I shall always deeply regret that a bad cold kept me from visiting Bill Allain about three months before he passed away.
Father Mike O’Brien, my pastor at Saint Richard Catholic Church told me months earlier that Allain was in declining health and he occasionally took Holy Communion to him at a private care facility only a mile or so from my home. Allain, he said, had asked him to bring me along next time he came. I had learned from other sources that the former governor was losing his eyesight and was having caregivers read my column to him.
One morning last summer, Father Mike unexpectedly called me, saying he was on his way to visit Bill and he would pick me up. I had to tell him I was leaving momentarily to see a doctor at the VA and had to beg off. “I’ll go with you next time,” I told my genial Irish pastor. Sadly, there was no next time.
Allain and I – he the politician, and I the hard-driving newsman – were never particularly close during his governorship from 1984 to 1988 or as the state’s attorney general the four previous years. Somehow in recent years we were drawn closer, possibly due to our shared Catholic religion. But I suspect that once relieved of political pressure, he gained a new respect for what I wrote. When I had an important birthday (the big 80) and sent him an invitation, he showed up for the party at my house and really enjoyed himself, especially the jazz quartet led by longtime Jacksonian Howard Jones tooting his trombone. A couple years later when we had a setback in our family, Allain, unannounced, showed up at our doorstep to offer his moral support.
Viewing Allain’s time in elective office from my 66 years as a journalist covering this unfathomable state, I would say his major contribution to improving public policy came when he was attorney general from 1980 to 1984. His four-year term as governor was only moderately successful, highlighted by his appointment of Reuben Anderson as the first African-American to sit on the state’s highest court. I wrote in 1985 that Anderson’s appointment was chiefly a dramatic act to repay the black community for pulling him over the winner’s line in his 1983 governor’s race when four oilmen-leading supporters of Republican candidate Leon Bramlett raised scurrilous charges that Allain had consorted with black transvestites.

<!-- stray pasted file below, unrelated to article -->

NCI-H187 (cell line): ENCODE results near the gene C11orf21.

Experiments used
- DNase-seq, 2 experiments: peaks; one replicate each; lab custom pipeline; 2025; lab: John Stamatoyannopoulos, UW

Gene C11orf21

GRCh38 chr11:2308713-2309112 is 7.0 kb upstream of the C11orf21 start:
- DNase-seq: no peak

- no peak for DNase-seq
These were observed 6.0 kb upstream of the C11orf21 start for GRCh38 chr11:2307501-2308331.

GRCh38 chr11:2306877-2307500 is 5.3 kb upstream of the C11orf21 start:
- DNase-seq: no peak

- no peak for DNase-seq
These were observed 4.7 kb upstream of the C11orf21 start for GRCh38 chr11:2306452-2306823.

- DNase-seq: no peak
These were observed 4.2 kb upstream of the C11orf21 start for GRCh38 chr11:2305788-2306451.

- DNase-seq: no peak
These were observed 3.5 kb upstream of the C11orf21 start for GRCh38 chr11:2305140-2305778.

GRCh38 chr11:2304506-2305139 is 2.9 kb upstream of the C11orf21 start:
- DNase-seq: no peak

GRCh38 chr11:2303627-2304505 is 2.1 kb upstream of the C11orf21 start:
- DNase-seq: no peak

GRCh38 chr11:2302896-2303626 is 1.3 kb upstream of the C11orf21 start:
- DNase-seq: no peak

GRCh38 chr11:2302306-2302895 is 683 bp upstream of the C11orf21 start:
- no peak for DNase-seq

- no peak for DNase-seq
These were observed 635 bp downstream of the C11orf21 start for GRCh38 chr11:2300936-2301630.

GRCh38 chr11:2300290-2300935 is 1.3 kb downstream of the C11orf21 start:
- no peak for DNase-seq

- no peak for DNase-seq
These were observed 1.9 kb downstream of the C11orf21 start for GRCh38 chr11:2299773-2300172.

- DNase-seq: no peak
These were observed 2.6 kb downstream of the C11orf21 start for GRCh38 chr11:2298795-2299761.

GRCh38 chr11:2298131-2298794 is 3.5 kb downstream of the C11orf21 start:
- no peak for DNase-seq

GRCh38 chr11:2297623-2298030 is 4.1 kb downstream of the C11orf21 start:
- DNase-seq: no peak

Allain’s 1970’s separation of powers lawsuit removing state legislators from executive boards and commissions was certainly historic. But I firmly believe his unprecedented (and successful) fight to break the entrenched utility companies’ power to raise their rates, virtually unobstructed, was his most courageous battle.
When Mississippi Power & Light Co. (now Entergy) sought to push through a $64 million rate hike, Allain stood up to the battery of attorneys the corporate giant assembled before him. “He decided the people needed protection against the big monopoly and set out to do it,” said Frank Spencer, then Allain’s chief assistant. Just imagine, the AG is charged by state law to represent all state agencies, and Allain winds up suing his own client, the state Public Service Commission, when it recommended giving MP&L a $48 million hike. Allain lost his suit against the PSC in the lower court, but the Supreme Court ruled for him. Out of Allain’s fight with the PSC came creation of a public utilities staff, independent of the commission to investigate requested utility rate increases before the PSC acts on them.
Getting the Legislature to call a convention to rewrite the state’s 1890 Constitution is about as easy as making the Mississippi River flow north. But that didn’t keep Allain from trying, half-hearted as it was. He created a broadly based study commission made up of some of the state’s brightest academics and some everyday working people. The commission had no power to call a constitutional convention, only to recommend. The final report was a tad ambivalent but recommended calling one. Allain could have called a special session of the Legislature to act on it, but he didn’t, and so another governmental reform study wound up gathering dust.
Although the constitutional amendment providing for governors to seek a second term was adopted by voters during his administration, Allain did not propose or campaign for the amendment. Other than not wanting to subject himself to another lurid Republican campaign of sexual harassment, Bill Allain simply did not like being governor, and said as much during a visit from his predecessor, William Winter.
Allain asked him, “How could you stand this job for four years?” Winter told me the other day.
Syndicated columnist Bill Minor has covered Mississippi politics since 1947. Contact him through Ed Inman at firstname.lastname@example.org.